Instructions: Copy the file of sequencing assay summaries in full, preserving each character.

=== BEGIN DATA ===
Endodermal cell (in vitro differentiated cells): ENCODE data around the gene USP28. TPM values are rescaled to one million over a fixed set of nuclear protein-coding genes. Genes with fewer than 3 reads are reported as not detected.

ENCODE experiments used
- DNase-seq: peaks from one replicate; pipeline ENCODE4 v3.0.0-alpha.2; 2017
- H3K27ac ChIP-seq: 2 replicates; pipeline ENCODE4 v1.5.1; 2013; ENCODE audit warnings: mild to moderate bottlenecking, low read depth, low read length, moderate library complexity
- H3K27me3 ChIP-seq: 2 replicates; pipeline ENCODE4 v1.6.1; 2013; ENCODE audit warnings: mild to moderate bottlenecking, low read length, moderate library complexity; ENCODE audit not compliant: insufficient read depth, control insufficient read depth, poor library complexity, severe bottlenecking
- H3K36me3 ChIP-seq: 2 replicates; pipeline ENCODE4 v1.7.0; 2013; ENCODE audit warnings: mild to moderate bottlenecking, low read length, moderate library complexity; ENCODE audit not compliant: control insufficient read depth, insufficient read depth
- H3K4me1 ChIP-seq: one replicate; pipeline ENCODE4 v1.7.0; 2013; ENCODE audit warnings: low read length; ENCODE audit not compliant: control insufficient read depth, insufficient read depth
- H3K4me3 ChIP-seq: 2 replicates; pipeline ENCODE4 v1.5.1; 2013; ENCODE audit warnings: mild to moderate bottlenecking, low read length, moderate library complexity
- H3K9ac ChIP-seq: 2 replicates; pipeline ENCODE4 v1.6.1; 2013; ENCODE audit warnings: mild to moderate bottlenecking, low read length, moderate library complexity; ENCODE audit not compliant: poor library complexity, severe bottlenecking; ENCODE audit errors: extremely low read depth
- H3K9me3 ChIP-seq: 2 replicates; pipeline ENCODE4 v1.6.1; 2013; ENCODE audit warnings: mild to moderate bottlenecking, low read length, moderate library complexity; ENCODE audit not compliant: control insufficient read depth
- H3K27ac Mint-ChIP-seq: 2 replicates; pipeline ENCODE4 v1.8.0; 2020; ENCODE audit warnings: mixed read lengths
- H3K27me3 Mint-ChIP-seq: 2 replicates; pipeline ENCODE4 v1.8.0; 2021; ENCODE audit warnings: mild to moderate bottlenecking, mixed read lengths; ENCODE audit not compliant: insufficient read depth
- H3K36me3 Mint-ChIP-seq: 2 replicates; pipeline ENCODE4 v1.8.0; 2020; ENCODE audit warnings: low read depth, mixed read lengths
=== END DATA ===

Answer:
Endodermal cell (in vitro differentiated cells): ENCODE data around the gene USP28. TPM values are rescaled to one million over a fixed set of nuclear protein-coding genes. Genes with fewer than 3 reads are reported as not detected.

ENCODE experiments used
- DNase-seq: peaks from one replicate; pipeline ENCODE4 v3.0.0-alpha.2; 2017
- H3K27ac ChIP-seq: 2 replicates; pipeline ENCODE4 v1.5.1; 2013; ENCODE audit warnings: mild to moderate bottlenecking, low read depth, low read length, moderate library complexity
- H3K27me3 ChIP-seq: 2 replicates; pipeline ENCODE4 v1.6.1; 2013; ENCODE audit warnings: mild to moderate bottlenecking, low read length, moderate library complexity; ENCODE audit not compliant: insufficient read depth, control insufficient read depth, poor library complexity, severe bottlenecking
- H3K36me3 ChIP-seq: 2 replicates; pipeline ENCODE4 v1.7.0; 2013; ENCODE audit warnings: mild to moderate bottlenecking, low read length, moderate library complexity; ENCODE audit not compliant: control insufficient read depth, insufficient read depth
- H3K4me1 ChIP-seq: one replicate; pipeline ENCODE4 v1.7.0; 2013; ENCODE audit warnings: low read length; ENCODE audit not compliant: control insufficient read depth, insufficient read depth
- H3K4me3 ChIP-seq: 2 replicates; pipeline ENCODE4 v1.5.1; 2013; ENCODE audit warnings: mild to moderate bottlenecking, low read length, moderate library complexity
- H3K9ac ChIP-seq: 2 replicates; pipeline ENCODE4 v1.6.1; 2013; ENCODE audit warnings: mild to moderate bottlenecking, low read length, moderate library complexity; ENCODE audit not compliant: poor library complexity, severe bottlenecking; ENCODE audit errors: extremely low read depth
- H3K9me3 ChIP-seq: 2 replicates; pipeline ENCODE4 v1.6.1; 2013; ENCODE audit warnings: mild to moderate bottlenecking, low read length, moderate library complexity; ENCODE audit not compliant: control insufficient read depth
- H3K27ac Mint-ChIP-seq: 2 replicates; pipeline ENCODE4 v1.8.0; 2020; ENCODE audit warnings: mixed read lengths
- H3K27me3 Mint-ChIP-seq: 2 replicates; pipeline ENCODE4 v1.8.0; 2021; ENCODE audit warnings: mild to moderate bottlenecking, mixed read lengths; ENCODE audit not compliant: insufficient read depth
- H3K36me3 Mint-ChIP-seq: 2 replicates; pipeline ENCODE4 v1.8.0; 2020; ENCODE audit warnings: low read depth, mixed read lengths